Violence, Nonviolence, and the Palestinian National Movement
Why do some national movements use violent protest and others nonviolent protest? Wendy Pearlman shows that much of the answer lies inside movements themselves. Nonviolent protest requires coordination and restraint, which only a cohesive movement can provide. When, by contrast, a movement is fragmented, factional competition generates new incentives for violence and authority structures are too weak to constrain escalation. Pearlman reveals these patterns across one hundred years in the Palestinian national movement, with comparisons to South Africa and Northern Ireland. To those who ask why there is no Palestinian Gandhi, Pearlman demonstrates that nonviolence is not simply a matter of leadership. Nor is violence attributable only to religion, emotions or stark instrumentality. Instead, a movement's organizational structure mediates the strategies that it employs. By taking readers on a journey from civil disobedience to suicide bombings, this book offers fresh insight into the dynamics of conflict and mobilization.
- Online resource
- 25 Oct 2011
- Cambridge University Press (Virtual Publishing)
- Cambridge, United Kingdom
- 5 b/w illus. 3 tables
'The importance of this comparative study of political violence and nonviolence does not only lie in its contribution to social movement theory and studies of political violence. It also adds substantive knowledge to studies of Palestinian nationalism and politics.' Erik Mohns, H-Soz-u-Kult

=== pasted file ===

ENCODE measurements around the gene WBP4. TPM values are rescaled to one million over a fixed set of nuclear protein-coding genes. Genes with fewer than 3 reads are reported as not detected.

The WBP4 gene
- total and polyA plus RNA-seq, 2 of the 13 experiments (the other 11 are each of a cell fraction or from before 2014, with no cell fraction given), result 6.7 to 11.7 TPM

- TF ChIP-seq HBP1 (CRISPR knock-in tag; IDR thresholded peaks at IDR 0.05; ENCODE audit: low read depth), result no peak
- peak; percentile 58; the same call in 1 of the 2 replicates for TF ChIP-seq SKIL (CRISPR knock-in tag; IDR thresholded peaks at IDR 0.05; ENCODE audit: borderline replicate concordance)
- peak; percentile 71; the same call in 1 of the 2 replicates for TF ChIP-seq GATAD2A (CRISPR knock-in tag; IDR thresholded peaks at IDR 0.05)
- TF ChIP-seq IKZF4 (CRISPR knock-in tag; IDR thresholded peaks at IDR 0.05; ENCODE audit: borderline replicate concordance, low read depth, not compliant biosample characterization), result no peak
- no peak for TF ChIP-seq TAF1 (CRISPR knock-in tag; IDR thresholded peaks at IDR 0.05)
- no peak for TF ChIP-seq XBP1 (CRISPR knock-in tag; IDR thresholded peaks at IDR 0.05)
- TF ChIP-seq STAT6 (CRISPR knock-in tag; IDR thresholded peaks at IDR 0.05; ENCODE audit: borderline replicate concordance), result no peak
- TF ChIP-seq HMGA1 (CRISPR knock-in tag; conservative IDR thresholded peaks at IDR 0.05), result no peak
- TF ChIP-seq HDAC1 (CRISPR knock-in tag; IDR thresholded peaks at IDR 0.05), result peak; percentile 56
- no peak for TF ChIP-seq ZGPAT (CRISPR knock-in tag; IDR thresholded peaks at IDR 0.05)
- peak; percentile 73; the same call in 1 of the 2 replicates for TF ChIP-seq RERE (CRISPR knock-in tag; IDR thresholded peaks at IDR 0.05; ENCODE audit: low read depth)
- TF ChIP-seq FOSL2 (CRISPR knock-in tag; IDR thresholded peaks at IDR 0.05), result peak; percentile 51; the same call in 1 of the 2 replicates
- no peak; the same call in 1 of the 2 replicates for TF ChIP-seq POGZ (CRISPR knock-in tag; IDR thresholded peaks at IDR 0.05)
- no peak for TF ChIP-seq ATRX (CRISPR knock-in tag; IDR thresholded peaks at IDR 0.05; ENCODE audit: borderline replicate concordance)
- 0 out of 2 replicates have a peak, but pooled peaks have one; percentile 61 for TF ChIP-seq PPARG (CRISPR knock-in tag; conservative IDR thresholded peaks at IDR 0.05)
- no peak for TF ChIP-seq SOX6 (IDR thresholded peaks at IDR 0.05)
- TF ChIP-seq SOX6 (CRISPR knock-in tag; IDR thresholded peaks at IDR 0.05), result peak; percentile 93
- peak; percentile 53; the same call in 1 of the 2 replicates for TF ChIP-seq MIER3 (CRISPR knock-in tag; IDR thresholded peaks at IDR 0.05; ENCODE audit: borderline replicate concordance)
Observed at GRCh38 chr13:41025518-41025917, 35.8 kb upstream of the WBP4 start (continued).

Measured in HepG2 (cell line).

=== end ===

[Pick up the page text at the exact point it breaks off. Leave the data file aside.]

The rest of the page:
Table of contents
1. The organizational mediation theory of protest; 2. National struggle under British rule, 1918-48; 3. Roots and rise of the PLO in exile, 1949-87; 4. Occupation and Intifada, 1967-93; 5. The Oslo peace process, 1993-2000; 6. The Second Intifada, 2000; 7. Comparisons: South Africa and Northern Ireland; 8. Conclusion.
About Wendy Pearlman
Wendy Pearlman is the Crown Junior Chair in Middle East Studies and Assistant Professor of Political Science at Northwestern University. She graduated magna cum laude with a B.A. in History from Brown University and earned her Ph.D. in Government at Harvard University, where she was the Karl Deutsch Fellow. Pearlman is the author of Occupied Voices: Stories of Everyday Life from the Second Intifada, which was a Boston Globe and Washington Post best-seller and was featured on C-Span's Booknotes. She has published articles in International Security and Journal of Palestine Studies, as well as commentaries in the Washington Post, International Herald Tribune, Christian Science Monitor, Boston Globe and Philadelphia Inquirer, among other newspapers. Pearlman was a Fulbright Scholar in Spain, a Junior Peace Fellow at the United States Institute of Peace and a postdoctoral Fellow at the Belfer Center for Science and International Affairs at Harvard's John F. Kennedy School of Government. She is also the winner of the 2011 Deborah Gerner Grant for Professional Development.